Making "Rough Notes" better
We’ve all done it. We unexpectedly find something. I did it a year or two back. Visiting York Minster I came across a tomb of someone who was connected (not related) to my family and the inscription was going to be helpful. But I had no paper nor pencil. At the shop I borrowed a pen and took a free leaflet so that I could jot down the details. I also took a picture with my phone.
When I got home and unpacked the car the leaflet got placed on one of the paperwork piles and when I eventually came to enter the information the leaflet was lost. (And remains lost.) Fortunately, I had the picture. So here is my first tip.
- If you are making rough notes then copy them onto a computer or paper based database as soon as possible. I keep all my rough notes, but my wife always destroys them after she has transferred the information.
- If you keep your notes like me it is better to use an A4 hard back note book. Hard backs store better on shelves and look better.
- Start the notes for each session on a fresh page / sheet of paper
- At the top of every page / sheet write (In case the sheets get miss-filed.) The date The place you are getting the information from (e.g. Chorley Library or Ancestry) The sheet number. This latter one is for those who use loose leaf pads.
- Write down what you are looking for E.g. Searching for Will of Thomas DIXON b. 1802, estimated date of death 1837-1850 or E.g. Blanket search for all births with surname TWEEDALE at St. Chad's, Rochdale 1600 – 1900 This is to help you keep your focus and the information you need is right there.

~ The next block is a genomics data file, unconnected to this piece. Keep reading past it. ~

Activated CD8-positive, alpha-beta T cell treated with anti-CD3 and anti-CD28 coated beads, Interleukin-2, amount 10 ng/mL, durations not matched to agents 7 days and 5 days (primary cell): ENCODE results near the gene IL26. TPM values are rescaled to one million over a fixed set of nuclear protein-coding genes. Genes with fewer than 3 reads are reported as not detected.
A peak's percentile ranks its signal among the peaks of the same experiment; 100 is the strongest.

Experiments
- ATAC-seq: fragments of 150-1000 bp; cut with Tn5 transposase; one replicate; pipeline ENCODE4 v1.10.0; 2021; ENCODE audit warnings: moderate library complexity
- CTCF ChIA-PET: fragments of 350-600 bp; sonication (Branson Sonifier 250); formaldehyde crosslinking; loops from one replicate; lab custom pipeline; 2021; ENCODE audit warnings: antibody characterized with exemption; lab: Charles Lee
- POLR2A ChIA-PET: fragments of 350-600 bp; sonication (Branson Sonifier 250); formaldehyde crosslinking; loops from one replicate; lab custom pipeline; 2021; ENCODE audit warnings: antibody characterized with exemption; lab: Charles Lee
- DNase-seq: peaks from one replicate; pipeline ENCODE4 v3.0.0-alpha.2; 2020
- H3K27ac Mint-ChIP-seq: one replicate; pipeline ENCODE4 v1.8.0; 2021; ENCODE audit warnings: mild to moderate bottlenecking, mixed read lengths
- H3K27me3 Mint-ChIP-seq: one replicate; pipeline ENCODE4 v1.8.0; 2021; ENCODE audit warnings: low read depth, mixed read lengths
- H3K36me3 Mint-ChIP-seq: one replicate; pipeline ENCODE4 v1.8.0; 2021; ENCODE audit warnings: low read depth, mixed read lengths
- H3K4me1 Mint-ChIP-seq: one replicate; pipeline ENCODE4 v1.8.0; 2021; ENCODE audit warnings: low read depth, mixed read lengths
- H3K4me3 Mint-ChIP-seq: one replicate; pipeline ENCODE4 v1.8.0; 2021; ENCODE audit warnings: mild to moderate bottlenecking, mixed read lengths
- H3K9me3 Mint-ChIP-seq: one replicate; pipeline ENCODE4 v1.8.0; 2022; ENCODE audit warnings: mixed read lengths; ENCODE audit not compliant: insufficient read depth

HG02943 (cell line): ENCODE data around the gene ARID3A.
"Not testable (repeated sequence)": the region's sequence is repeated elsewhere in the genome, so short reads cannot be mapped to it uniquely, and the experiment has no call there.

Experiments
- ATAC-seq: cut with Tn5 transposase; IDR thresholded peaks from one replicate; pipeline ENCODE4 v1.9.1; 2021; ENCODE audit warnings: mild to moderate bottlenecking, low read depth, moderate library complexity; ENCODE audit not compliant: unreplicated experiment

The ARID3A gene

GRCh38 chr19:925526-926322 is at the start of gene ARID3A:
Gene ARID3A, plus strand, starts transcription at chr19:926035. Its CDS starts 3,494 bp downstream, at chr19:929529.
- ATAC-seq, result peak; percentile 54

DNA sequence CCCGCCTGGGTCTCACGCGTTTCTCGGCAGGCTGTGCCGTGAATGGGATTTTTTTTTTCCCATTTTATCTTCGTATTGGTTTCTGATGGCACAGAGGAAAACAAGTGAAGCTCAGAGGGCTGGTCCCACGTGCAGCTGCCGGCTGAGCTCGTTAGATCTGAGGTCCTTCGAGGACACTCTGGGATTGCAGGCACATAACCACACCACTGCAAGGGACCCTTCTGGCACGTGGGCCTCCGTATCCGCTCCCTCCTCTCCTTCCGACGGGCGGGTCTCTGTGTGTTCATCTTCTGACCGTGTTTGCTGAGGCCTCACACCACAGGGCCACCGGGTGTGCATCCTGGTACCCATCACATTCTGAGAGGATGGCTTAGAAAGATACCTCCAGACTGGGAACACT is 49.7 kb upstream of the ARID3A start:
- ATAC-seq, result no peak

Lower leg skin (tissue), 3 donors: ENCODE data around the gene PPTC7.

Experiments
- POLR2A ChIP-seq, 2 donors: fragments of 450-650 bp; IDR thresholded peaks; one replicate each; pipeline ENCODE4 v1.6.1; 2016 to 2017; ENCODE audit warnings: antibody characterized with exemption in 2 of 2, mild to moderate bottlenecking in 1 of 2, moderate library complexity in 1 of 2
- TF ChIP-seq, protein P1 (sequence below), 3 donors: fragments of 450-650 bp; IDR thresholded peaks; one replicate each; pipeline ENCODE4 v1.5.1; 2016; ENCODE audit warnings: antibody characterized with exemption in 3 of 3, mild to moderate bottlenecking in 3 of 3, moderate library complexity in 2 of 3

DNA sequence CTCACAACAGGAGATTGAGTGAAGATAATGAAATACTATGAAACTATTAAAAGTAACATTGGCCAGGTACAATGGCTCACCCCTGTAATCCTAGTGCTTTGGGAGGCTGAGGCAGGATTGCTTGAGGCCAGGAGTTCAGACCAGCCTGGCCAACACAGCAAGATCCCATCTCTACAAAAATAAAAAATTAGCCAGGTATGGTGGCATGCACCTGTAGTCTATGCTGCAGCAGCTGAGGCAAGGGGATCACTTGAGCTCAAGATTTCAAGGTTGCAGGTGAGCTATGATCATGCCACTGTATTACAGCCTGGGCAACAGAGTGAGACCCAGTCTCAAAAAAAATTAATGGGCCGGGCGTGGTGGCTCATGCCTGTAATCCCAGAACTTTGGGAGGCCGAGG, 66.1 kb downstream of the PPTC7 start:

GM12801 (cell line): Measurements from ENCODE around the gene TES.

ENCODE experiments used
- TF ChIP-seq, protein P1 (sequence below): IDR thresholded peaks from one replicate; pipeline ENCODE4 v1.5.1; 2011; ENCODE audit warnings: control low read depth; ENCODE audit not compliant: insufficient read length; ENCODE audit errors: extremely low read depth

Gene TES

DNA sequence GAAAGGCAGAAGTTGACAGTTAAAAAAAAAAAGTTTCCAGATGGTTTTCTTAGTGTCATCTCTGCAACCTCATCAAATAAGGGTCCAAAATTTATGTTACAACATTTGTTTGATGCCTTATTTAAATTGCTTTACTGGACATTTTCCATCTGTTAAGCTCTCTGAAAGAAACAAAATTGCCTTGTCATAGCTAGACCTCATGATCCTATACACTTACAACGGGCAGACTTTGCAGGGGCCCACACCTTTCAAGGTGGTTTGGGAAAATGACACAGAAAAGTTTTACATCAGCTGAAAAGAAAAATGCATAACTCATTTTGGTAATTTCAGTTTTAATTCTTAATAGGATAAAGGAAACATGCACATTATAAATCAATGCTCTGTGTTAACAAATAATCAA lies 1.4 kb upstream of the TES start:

- Next write The name of the record you are searching (The Source) E.g. 1851 Census The reference number HO107/4625 or E.g. A book - Copeland Wills (1541-1857), Cumbria Family History Society
- When you find something Write down where you found it. (Part of Citation) E.g. 1851 Census The reference full number HO107/4625/F15/P12/S4 or E.g. A book - The Chapter and page number and if necessary the line number
- When you find something. Write down an exact transcription of the entire entry (Part of Citation) E.g. 1851 census – “Wellington Place, St. Cuthbert’s Parish, Darlington, County Durham, England Christopher Crawford Chapman, Head, Wid, M, 64, Groom, West Leyton, North Riding of Yorkshire, England Mary Ann Chapman, Daughter, Unm, F, 37, Not indicated in census, Darlington, County Durham, England John Chapman, Grandson, Unm, M, 9, Scholar, Darlington, County Durham, England" E.g. A book "DIXON Thomas 1847 (Parish) Arlecdon - Rheda, WA (Will and Admon), (Film Frame) 329, (Film Number) MM2200"
- It's a good idea to photograph or photocopy or print a copy of the original document.
- If your search resulted in nothing then write down that you didn't find anything.
- If you did not have time to complete your search then write down how far you got.